Well it had to happen sooner or later. YDreams and Canesta Inc. have announced a partnership that will redefine Augmented Reality. We’ve all seen AR demos where “Real” markers are recognized by machine vision engines and are replaced with “Artificial” objects in the video stream. Canesta has taken the next step and built a camera that can provide a realtime markerless depth map of the scene it’s shooting.
Canestavision sensor chips fundamentally, work in a manner similar to radar, where the distance to remote objects is calculated by measuring the time it takes an electronic burst of radio waves to make the round trip from a transmitting antenna to a reflective object (like a metal airplane) and back. In the case of these chips, however, a burst of unobtrusive light is transmitted instead.
The chips, which are not fooled by ambient light, either then time the duration it takes the pulse to reflect back to each pixel, using high speed, on-chip timers in one method, or simply count the number of returning photons, an indirect measure of the distance, in another.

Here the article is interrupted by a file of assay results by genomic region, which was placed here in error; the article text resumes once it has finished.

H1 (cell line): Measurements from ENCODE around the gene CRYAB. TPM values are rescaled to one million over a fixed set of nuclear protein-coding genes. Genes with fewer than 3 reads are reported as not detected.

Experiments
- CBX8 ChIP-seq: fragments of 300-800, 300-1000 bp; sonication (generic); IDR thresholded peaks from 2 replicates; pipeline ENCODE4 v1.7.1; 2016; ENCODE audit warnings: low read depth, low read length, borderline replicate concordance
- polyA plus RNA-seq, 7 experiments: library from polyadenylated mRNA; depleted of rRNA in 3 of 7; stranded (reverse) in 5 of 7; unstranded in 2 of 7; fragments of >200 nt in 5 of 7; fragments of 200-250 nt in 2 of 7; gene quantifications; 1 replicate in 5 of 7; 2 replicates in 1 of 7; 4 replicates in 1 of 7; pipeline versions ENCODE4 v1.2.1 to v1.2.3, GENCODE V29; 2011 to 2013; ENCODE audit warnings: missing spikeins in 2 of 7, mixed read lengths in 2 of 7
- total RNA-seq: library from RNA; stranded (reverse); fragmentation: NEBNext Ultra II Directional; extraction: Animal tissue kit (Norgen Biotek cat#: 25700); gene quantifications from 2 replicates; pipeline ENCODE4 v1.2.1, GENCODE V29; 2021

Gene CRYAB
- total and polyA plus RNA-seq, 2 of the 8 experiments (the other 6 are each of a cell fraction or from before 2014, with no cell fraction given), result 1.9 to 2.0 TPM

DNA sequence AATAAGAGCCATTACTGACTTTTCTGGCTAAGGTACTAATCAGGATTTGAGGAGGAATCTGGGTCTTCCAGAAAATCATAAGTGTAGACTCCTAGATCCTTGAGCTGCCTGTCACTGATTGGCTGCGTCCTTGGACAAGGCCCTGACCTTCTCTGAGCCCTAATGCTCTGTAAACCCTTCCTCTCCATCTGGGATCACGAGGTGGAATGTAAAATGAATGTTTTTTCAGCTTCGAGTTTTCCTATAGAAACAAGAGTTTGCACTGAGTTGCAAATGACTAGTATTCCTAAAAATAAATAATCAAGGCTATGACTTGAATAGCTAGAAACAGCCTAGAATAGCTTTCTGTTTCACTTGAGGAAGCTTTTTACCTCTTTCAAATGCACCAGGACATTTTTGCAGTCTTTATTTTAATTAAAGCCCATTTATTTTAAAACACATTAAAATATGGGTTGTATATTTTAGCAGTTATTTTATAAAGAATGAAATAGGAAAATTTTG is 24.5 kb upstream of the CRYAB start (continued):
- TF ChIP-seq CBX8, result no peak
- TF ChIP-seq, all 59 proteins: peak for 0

In either case, the result is an array of “distances” that provides a mathematically accurate, dynamic “relief” map of the surfaces being imaged. The image and distance information is then handed off to an on-chip processor running Canesta’s proprietary imaging software that further refines the 3-D representation before sending it off chip to the OEM application.
To date, implementing augmented reality solutions has only been possible with very specialized techniques. By working together with Canesta, we look forward to making augmented reality a part of everyday life,
said Ivan Franco YDreams´ R&D Director.
Until now Augmented Reality has delivered limited applications to the general public, mostly offering 3-D objects on top of visually obtrusive markers. By using Canesta’s 3-D vision sensors, YDreams applications can do real-time capture of any object in 3-D, without the aid of any special markers or enhancements.